Of course, as your studies progress, you may change your course; maybe biochemistry and medical school are not so attractive anymore so you are thinking of history. That’s great – better change now thank to complete a degree you don’t like and have to restart another. But what is your plan with this history degree? History is fantastic to study, but not so good at finding you a job. You want to be a history teacher? A tour guide for a city? An educator at a museum? All three options would be fantastic to use your history degree; however, becoming a teacher requires an education degree (and this would be preferred for an educator at a museum too) and a tour guide would do best knowing multiple languages.
So work backwards from your dream job – you’ll get head faster I your career.
Monday, April 6, 2015
When I wanted to furnish my first apartment, as a university student, I did not have a lot of money. My mother had given me her (very) old kitchen table and chairs (oh, the feel of plastic cushions under my legs in the summer!), and two very old and low-to-the-ground chairs from a seldom-used office. We had a few plates, a microwave that weighed almost as much as the fridge and had only one power setting, and the dresser from my bedroom; luckily, I was not moving very far. We did want, however, a few more pieces to contain our ‘stuff’; a desk, a bookcase, an office chair, etc.
Today’s student has a lot more choices as to where to acquire a few objects to make life more enjoyable. I just had a look at Kijiji tonight. In the FREE section, there was a working television offered (not flat screen, but if it works, who cares?), an entertainment center, a couple of couches in decent condition, arm chairs, a couple of beds, a computer desk, two pianos (!), all free for the taking. In all cases but one, the ‘buyer’ has to pick up the furniture, which of course is difficult for a student without a car. However, for the price of renting a van for a few hours, you can pick up all of these if you plan it well. In the same spirit, you can easily give away your old furniture if/when you move away from your college town.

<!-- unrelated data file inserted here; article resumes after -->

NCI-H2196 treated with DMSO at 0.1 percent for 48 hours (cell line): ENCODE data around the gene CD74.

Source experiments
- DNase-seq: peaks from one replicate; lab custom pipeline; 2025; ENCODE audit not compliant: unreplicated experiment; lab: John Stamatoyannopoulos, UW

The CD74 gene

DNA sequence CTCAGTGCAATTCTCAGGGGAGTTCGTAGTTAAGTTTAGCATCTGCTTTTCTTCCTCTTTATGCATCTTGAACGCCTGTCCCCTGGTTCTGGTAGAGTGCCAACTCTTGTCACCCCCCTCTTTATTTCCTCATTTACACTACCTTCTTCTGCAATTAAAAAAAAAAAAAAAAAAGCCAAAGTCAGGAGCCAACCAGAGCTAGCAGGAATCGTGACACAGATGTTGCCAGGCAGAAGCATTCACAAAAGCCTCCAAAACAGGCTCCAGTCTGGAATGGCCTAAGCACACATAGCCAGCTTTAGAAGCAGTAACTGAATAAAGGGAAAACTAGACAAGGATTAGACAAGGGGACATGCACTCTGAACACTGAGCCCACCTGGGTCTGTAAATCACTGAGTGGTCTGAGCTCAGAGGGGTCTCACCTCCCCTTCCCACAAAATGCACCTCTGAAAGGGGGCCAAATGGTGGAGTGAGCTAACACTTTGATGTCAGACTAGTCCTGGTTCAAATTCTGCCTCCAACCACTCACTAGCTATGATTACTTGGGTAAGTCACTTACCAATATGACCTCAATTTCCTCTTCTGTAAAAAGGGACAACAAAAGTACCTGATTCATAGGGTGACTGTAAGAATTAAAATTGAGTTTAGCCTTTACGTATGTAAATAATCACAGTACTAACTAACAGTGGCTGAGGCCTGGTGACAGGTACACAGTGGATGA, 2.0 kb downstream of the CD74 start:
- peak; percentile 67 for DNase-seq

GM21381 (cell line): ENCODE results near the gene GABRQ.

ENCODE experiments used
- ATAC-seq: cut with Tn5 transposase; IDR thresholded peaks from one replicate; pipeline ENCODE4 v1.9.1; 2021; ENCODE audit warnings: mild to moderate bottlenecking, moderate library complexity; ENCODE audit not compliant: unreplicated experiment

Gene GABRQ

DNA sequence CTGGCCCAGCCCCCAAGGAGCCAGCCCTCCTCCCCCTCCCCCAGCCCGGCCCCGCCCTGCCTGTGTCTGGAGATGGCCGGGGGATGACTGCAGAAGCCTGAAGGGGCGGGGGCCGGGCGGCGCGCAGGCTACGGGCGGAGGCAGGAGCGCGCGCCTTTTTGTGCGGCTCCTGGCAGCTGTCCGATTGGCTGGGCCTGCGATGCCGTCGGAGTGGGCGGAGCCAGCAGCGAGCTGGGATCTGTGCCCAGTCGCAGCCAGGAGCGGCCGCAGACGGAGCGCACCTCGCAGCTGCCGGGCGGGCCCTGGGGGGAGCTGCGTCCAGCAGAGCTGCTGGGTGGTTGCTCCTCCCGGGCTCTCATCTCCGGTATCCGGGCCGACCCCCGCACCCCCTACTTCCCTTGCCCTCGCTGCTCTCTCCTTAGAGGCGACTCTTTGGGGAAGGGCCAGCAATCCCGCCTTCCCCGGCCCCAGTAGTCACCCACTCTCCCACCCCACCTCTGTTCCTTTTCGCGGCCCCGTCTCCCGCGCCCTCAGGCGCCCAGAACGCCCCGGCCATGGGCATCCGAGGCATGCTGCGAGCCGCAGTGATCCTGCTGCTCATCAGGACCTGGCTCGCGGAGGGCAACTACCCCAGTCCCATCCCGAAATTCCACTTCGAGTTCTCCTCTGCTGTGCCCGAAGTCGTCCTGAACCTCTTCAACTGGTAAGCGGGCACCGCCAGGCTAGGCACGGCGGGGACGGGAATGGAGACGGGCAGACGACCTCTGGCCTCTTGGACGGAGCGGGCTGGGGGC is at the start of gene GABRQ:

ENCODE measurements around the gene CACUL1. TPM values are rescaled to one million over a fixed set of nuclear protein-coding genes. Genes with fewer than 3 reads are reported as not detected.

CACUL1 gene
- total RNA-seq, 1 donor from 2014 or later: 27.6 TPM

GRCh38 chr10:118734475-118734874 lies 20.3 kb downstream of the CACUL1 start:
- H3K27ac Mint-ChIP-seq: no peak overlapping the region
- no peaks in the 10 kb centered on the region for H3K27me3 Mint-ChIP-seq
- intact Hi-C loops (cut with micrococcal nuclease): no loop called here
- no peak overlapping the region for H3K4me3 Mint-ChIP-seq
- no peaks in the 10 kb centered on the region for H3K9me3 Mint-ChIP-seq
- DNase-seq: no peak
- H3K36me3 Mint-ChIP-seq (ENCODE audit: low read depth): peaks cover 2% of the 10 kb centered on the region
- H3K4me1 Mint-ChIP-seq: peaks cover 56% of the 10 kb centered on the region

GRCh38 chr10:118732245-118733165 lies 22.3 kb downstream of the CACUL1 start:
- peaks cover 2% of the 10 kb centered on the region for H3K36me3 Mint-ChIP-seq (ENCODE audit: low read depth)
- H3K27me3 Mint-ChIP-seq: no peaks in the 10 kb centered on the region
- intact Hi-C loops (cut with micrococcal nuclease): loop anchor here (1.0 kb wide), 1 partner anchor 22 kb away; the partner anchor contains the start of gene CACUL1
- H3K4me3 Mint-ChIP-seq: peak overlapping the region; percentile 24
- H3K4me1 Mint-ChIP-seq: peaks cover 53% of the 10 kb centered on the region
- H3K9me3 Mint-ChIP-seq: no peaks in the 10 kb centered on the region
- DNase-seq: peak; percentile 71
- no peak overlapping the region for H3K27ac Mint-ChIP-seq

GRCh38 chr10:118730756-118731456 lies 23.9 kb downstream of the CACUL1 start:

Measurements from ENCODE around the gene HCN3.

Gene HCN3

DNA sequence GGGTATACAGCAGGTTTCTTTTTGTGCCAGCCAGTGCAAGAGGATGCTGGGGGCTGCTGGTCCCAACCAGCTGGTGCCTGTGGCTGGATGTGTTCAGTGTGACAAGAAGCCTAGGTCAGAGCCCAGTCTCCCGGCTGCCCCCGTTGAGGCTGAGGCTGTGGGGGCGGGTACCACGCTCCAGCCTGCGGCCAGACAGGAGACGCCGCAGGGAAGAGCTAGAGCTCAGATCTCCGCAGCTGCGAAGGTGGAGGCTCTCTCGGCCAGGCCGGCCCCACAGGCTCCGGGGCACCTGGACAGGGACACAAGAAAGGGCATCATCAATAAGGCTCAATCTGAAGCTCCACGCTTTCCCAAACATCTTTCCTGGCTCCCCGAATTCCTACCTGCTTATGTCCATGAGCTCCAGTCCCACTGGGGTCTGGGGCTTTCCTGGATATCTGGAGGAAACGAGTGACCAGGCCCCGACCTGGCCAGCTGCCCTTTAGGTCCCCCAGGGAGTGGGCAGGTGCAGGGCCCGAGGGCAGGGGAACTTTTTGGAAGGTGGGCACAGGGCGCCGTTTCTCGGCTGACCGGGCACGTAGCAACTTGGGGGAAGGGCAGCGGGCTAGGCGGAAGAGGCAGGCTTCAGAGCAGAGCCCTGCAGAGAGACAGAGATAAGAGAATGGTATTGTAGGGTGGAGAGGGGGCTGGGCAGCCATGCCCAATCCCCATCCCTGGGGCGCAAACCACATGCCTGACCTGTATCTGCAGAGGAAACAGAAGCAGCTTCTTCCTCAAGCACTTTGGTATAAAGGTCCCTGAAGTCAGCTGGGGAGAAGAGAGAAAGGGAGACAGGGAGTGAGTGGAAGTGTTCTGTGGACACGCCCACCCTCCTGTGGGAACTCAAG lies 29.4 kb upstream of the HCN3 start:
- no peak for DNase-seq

Another, more exclusive, group that exchanges items for free is Freecycle. Freecycle is a Yahoo group so you have to ask to become a member and the main rule of posting on their site is that everything you offer has to be free – completely free, no trades, no exchange, no conditions. I have given many items via Freecycle, but have also received many, many items, such as downhill skis and boots, plants, clothing for myself, an electric kettle, unopened milk (someone had an extra litre from a visitor who drank different fat % milk), and bedsheets. In my area last night, there were offers for a free single bed (complete with mattress and bedframe), a TV, empty wine bottles (if you make your own wine), a blue vase, and hot chocolate. You can choose to receive new posting in your email, or check their website throughout the week.
With different methods, such as looking online, checking paper ads on bulletin boards, and driving through the student area right after final exam time in the spring, you should be able to find several free items. The savings will be more if you get an expensive item for free (assuming you were going to buy it otherwise) like a dresser or a coffee maker. But even little freebies can be welcome if you do not have to travel too far to obtain them. I have received clothing via Freecycle (for myself and more recently, my children), a curtain rod (perfect size too!), some books, and some plants. Unfortunately, I discovered Freecycle after my home was well-furnished; I still donate quite a bit of stuff through it and through Kijiji though, specifying that picking up the item(s) is necessary.